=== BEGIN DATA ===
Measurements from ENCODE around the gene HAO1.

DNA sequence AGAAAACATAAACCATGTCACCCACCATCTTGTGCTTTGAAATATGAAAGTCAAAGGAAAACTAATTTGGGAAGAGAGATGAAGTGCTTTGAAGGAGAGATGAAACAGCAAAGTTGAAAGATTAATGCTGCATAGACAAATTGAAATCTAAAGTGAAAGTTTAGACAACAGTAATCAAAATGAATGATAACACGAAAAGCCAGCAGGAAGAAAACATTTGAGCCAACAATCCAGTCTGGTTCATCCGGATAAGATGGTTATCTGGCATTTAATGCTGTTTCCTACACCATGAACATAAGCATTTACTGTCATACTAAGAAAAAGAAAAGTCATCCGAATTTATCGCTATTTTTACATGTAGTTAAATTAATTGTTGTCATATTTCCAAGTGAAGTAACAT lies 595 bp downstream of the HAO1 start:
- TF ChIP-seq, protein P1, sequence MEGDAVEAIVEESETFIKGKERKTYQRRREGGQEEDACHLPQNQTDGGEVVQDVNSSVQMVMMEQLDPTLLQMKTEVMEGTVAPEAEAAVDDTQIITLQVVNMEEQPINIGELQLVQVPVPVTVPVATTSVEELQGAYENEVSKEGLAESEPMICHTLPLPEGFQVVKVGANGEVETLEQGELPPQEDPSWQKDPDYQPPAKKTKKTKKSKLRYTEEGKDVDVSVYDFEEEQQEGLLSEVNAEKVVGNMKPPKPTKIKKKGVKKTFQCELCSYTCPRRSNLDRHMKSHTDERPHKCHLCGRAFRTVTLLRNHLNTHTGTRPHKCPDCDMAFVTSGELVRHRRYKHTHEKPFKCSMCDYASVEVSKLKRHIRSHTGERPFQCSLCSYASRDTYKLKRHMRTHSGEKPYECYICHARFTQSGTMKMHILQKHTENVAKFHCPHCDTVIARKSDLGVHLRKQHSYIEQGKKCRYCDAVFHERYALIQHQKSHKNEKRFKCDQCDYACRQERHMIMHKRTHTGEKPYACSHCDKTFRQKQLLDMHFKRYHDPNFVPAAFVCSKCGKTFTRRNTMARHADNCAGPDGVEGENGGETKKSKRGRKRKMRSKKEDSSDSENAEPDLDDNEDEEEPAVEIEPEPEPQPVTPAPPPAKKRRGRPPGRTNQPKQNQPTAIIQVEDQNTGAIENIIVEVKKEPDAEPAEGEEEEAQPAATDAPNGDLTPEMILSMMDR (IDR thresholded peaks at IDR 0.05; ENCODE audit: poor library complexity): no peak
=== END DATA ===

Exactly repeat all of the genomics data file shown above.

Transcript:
Measurements from ENCODE around the gene HAO1.

DNA sequence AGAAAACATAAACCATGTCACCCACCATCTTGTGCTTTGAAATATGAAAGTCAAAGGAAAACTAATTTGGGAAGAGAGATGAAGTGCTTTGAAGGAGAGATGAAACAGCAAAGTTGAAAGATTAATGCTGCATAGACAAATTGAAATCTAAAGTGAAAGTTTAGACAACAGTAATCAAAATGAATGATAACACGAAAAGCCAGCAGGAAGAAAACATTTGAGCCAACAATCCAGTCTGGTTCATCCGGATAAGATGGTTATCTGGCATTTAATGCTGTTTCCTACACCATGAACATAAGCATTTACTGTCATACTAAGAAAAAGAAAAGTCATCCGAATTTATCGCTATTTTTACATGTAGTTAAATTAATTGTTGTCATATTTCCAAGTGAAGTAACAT lies 595 bp downstream of the HAO1 start:
- TF ChIP-seq, protein P1, sequence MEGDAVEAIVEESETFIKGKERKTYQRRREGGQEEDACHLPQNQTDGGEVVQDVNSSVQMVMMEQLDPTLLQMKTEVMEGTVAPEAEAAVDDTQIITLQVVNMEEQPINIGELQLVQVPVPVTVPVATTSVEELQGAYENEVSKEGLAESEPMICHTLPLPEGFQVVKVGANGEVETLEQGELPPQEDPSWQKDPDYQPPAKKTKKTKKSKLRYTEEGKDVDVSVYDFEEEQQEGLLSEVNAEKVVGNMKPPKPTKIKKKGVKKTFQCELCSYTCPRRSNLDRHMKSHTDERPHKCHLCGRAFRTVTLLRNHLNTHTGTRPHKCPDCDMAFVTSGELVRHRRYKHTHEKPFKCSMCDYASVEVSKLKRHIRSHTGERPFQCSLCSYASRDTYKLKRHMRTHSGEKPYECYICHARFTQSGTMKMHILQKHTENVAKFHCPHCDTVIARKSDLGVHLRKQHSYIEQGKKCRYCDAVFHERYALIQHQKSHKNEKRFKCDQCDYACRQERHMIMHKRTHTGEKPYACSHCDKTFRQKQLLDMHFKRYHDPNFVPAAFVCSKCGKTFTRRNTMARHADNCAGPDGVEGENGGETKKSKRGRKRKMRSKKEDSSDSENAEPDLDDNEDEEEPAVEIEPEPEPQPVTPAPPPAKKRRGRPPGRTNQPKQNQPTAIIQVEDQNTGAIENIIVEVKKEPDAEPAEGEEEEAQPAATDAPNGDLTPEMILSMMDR (IDR thresholded peaks at IDR 0.05; ENCODE audit: poor library complexity): no peak